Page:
Council irons out details for city’s bear-resistant trash container ordinance (with video) | SteamboatToday.com

Council irons out details for city’s bear-resistant trash container ordinance (with video)

Testing conducted May 8, 2016, at the Interagency Grizzly Bear Committee’s testing site in Yellowstone National Park. Video by Bear Block LLC of Hayden.

STEAMBOAT SPRINGS — The first reading of Steamboat Springs City Council’s ordinance to require all Steamboat residents and businesses to store their trash in bear-resistant containers passed unanimously Tuesday, March 3.

“I don’t like mandating to people that they have to do something,” said council member Robin Crossan. However, “We all agree that we don’t want bears to die.”

A frequent complaint council said they received was from residents who keep their trash in a garage and have never had bear problems.

“Our street does not have a bear problem, but our community does,” Crossan said.

And that’s why Crossan said she was supporting the ordinance.

“It’s something we have to do together,” she said.

During public comment, two people spoke out against the ordinance, both making the point that, instead, the city should enforce the existing ordinance that states waste should be stored indoors at all times except between the hours of 6 a.m. and 8 p.m. on trash pickup days unless it’s stored in an approved wildlife-resistant container

From the trash haulers’ perspective, City Manager Gary Suiter said both Waste Management and Twin Enviro made it very clear they did not want to be in the business of selling containers. They want to buy their own containers and essentially lease them to their customers.

“We are strongly opposed to having customers owning their own containers,” said Twin Enviro owner Les Liman.

Suiter said he was striving for standardization and not a free-for-all in terms of purchasing different containers. His staff has been working since September 2019 to pull together the best parts of ordinances from other communities into one ordinance, Suiter said.

“The more we mandate or regulate their (trash haulers) businesses, the more costs are driven to the customers … it’s a pretty direct correlation,” Suiter said.

The more streamlined the ordinance, the easier it is to enforce, Suiter said.

Lee Wolford, fleet manager for Waste Management, said the company would likely charge customers about an additional $10 per month and would replace the cans in the event of damage no matter who was responsible for the damage.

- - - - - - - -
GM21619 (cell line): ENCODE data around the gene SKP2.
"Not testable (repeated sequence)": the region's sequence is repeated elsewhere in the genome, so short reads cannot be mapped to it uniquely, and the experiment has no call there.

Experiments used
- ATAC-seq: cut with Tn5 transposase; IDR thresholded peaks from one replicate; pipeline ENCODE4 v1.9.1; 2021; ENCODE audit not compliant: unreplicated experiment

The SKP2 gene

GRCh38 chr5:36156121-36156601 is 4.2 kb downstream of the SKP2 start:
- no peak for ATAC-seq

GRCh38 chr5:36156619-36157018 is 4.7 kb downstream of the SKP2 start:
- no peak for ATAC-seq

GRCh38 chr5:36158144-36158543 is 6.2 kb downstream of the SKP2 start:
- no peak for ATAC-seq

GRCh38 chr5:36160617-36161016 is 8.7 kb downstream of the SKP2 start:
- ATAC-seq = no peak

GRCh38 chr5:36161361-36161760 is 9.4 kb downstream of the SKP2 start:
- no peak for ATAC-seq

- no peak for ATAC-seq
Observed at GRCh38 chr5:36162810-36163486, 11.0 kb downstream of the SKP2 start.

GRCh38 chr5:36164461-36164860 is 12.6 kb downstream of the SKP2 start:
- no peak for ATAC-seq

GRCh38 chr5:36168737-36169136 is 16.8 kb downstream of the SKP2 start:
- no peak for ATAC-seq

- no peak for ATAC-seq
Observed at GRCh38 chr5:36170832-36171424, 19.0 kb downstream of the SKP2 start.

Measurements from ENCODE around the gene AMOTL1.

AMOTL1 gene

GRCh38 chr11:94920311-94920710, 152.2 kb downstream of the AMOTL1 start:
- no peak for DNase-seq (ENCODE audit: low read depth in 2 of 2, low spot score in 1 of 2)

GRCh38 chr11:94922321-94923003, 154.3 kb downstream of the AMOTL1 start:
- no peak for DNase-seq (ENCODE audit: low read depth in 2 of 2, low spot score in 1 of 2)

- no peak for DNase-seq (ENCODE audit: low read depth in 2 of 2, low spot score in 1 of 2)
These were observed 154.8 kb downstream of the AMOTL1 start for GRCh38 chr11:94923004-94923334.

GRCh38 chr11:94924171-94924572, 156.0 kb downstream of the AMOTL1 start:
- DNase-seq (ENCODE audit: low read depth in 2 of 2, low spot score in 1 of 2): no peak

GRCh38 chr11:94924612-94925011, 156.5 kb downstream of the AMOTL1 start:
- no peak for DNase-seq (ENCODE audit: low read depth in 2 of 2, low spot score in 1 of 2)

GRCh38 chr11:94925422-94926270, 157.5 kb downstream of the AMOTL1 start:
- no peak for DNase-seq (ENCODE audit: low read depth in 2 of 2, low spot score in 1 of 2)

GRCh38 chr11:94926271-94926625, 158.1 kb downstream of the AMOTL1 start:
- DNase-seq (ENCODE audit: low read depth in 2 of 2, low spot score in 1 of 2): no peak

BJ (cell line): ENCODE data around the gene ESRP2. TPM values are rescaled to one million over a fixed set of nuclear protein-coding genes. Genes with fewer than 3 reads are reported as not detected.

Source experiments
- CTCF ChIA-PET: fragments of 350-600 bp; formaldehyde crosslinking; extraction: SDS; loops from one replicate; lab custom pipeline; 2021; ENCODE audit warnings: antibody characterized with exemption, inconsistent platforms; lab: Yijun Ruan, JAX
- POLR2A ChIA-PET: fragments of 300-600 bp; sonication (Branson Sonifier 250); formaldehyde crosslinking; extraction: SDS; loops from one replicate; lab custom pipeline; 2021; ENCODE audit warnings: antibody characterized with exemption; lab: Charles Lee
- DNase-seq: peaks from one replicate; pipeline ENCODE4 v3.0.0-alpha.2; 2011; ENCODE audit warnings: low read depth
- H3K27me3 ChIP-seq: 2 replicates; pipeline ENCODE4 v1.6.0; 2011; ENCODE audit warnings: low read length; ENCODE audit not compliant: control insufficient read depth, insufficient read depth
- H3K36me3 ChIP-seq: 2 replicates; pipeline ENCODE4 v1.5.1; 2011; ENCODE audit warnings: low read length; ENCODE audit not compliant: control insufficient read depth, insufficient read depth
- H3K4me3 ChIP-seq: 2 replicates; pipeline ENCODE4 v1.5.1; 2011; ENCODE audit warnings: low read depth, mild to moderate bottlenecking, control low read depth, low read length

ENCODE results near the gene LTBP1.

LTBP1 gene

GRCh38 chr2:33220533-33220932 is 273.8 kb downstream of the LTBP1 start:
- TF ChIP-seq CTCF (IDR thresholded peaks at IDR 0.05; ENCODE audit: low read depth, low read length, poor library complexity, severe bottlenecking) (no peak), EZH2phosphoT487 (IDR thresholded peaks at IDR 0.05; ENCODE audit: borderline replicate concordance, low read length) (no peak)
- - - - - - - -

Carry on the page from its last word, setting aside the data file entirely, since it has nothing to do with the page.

Council member Lisel Petis expressed concern over the size and weight of the containers and what it would require physically for residents, especially older ones, to haul their containers to the curb.

Wolford said his company does offer a carryout service.

The haulers said the industry is going toward automation that keeps drivers from having to get out of the truck, which significantly improves safety. Therefore, they prefer automated containers that open on their own when lifted.

On size, Liman said he wasn’t aware of anyone manufacturing smaller bear-resistant containers. Wolford said he was familiar with some smaller options, but they weren’t high enough quality to sufficiently keep out the bears. According to the ordinance, haulers may offer other sizes, but it does not mandate them to do so.

Rollin Stone, a Hayden resident who patented an invention that retrofits existing cans into certified bear-resistant containers, told the council he would be happy to help with exploring options for smaller cans.

Stone also spoke in support of the paragraph in the ordinance that allows people who have already invested in containers — like his — to be able to keep them.

After the meeting, Stone said his company, Bear Block, LLC, currently works with Twin Enviro, and he said he will be meeting with haulers next week to talk about his most recent invention — an automated version.

Stone emphasized he is offering a more eco-friendly approach by utilizing existing cans. And if they are damaged beyond the 90-day warranty, he can fix the device for $50.

Stone said he’d put his container up against any of the models available, and that in five years in business, his customers have not experienced a single breach.

In April, Stone said he will be taking his new automated invention — Bear Block 6000 — to Yellowstone National Park to be tested by the grizzly bears and the Interagency Grizzly Bear Committee.

He’s working hard to keep that new container in the $180 price range. His current model, the Bear Block 5000, costs customers $160.

The other cans on the market run more in the $230 to $340 range.

In terms of the free market and competition, several council members made the point that customers always have the option to buy their own container, retrofit their existing container or haul it to the dump themselves.

The latest draft of the ordinance details a financial assistance program under which residents who already qualify for federal programs can get a subsidy of $100 a year until 2023 to cover the cost of bear-resistant containers.

The plan is for the containers to be phased in over three years, requiring that 100% of containers and dumpsters be bear resistant by March 31, 2023.”

Petis urged the council to be mindful of unintended consequences, such as bears not being able to get into trash containers, and as a result, becoming more prone to getting into cars and houses.

The second reading of the ordinance is scheduled to happen during the council’s March 17 meeting.

To reach Kari Dequine Harden, call 970-871-4205, email kharden@SteamboatPilot.com or follow her on Twitter @kariharden.



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